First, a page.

Less than a decade ago, the COB seemed indestructible. However, its decline began even before the government’s 1985 offensive. In 1982, progressive leader Hernán Siles Zuazo triumphantly returned from exile to take up the presidency brutally denied him and his center-left UDP coalition during two years of corrupt military rule. The COB had been instrumental in leading the resistance to the dictatorship and reinstating a hard-won democracy. But the COB wasted no time making the fragile government a fresh target for protest and opposition.
“Our affiliates followed the COB’s leadership, going on marches and protests against the UDP regime, whether or not they belonged to one of the governing parties,” points out Oscar Iturri. From the start, Siles was unable to marshall his coalition or implement coherent national policies. Swinging between the conflicting pressures of workers, private business and international creditors, the government provoked a wave of bitter opposition from all quarters.
Bolivia’s economy, already suffering after a series of military regimes, entered a downward spiral of hyperinflation accompanied by shortages of basic goods. Periodic wage adjustments only fed the process and could not keep pace with escalating prices. Acute insecurity and instability eventually forced the UDP to call for early elections.
The COB, meanwhile, was overwhelmed by the size and diversity of the protest movement. Marches, work stoppages and hunger strikes proliferated to such a degree that they lost their former impact. There were some 3,500 strikes in the course of the UDP’s three-year term in power. Labor’s time-honored policy of presenting global demands and preserving unity, which had been successful in opposing military dictatorship, was far less effective in a confusing political context marked by growing popular anxiety and desperation. The chaotic dispersion of the labor movement and the break-up of cross-sector alliances cost the COB dearly. Moreover, the workers’ organization put the last nails in the coffin of the same progressive regime it had sacrificed many lives to reinstate.
The UDP “experiment,” with its legacy of hyperinflation, alarming food shortages and the fragmentation of the Left, led to widespread disillusionment and a sharp swing to the right in the 1985 general elections. Voters seeking a firm hand to restore control and put the country back on its feet gave Víctor Paz Estenssoro, leader of the once-revolutionary MNR, a fourth term as president.
Strong political and economic measures were expected when the MNR took power. But the harshness of the NEP, introduced less than a month after the new government took power, shocked the country. Bolivian society was to undergo drastic and radical change. Besides overturning the state-oriented economic structure Paz himself had erected in the early years of the revolution, the NEP was designed to recover governmental authority in national affairs.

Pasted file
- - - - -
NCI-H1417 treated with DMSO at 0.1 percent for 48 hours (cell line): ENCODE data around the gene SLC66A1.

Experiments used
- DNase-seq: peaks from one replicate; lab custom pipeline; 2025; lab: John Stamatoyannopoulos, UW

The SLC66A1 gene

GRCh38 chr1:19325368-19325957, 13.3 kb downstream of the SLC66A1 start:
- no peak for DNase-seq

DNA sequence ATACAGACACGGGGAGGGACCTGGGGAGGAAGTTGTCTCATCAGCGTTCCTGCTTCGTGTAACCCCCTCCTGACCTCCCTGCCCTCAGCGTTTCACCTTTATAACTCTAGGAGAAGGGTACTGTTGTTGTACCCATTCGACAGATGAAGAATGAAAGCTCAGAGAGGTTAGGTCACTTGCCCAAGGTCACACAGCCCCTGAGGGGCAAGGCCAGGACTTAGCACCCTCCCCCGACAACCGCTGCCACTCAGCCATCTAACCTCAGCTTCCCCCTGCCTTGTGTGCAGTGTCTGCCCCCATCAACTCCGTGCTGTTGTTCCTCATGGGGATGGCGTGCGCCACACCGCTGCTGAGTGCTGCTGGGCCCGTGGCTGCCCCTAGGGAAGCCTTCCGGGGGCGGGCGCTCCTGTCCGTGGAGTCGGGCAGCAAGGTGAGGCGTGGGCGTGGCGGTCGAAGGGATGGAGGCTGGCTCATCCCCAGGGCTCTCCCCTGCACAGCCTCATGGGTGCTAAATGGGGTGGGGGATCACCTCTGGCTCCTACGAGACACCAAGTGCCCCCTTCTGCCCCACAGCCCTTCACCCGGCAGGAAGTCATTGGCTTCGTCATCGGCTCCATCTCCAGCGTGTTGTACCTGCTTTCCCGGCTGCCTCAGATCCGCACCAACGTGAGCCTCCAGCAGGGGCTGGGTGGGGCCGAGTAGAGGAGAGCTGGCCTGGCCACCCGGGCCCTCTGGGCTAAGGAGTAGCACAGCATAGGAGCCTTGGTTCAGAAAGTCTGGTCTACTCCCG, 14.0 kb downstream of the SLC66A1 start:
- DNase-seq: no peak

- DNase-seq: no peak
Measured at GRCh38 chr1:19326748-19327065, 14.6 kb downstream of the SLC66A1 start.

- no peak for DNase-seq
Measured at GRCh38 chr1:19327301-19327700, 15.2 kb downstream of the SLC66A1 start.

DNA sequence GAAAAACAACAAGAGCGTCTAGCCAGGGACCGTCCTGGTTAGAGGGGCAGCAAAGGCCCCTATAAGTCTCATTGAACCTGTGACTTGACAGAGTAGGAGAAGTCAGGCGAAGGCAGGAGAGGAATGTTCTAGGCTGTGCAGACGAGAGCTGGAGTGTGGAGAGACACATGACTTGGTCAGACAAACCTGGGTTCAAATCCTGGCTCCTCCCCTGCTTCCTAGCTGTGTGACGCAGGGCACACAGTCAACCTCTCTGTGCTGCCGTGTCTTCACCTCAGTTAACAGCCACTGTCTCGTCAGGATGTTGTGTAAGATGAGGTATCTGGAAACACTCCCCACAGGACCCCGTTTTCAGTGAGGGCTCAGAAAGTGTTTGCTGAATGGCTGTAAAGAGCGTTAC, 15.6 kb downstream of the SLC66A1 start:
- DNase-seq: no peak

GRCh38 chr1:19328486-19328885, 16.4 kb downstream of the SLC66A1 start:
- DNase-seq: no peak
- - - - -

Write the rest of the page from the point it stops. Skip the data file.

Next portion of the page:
“Rather than a strictly economic program, the New Economic Policy is a political plan,” then Finance Minister Gonzalo Sánchez de Lozada asserted baldly in 1985. “Its aim is to recover the basic principles of republican life without which we run a serious risk of national disintegration.” “The first political task,” he warned, “consists of restoring the state’s authority over society at large.”
He was clearly referring to the political power of the COB. “There is no way in which official policy can be conciliated with the interests of the COB’s vast rank and file,” says Víctor López Arias, executive secretary of the organization. “The only path left open to us is to oppose the model and fight for its change or removal.”
Events moved very quickly in the fall of 1985. On September 1, miners struck to oppose the austerity measures, joined a few days later by factory, oil and transport workers across the country. A general strike was declared, and a week later COB leaders voted to extend the strike indefinitely. The government refused to budge and, when union leaders began a hunger strike on September 19, President Paz declared a state of siege. One hundred forty three strike leaders, including 70-year-old COB founder Juan Lechín, were imprisoned in Amazonian internment camps. Another 150 leaders went underground. On October 4, the government agreed to negotiations, and the general strike came to an end, though the state of siege remained in force until December 19.
During the state of siege, the government laid off thousands of workers in public administration and state mines, policies it termed “rationalization” and “relocation.” COMIBOL, the state mining corporation, was the hardest hit: Out of a total of 30,518 employees, only 7,275 kept their jobs, leaving 23,243 mining workers and their families in the street. “Relocation” was really a euphemism for dismissal, since no attempts were made to find new jobs for the unemployed.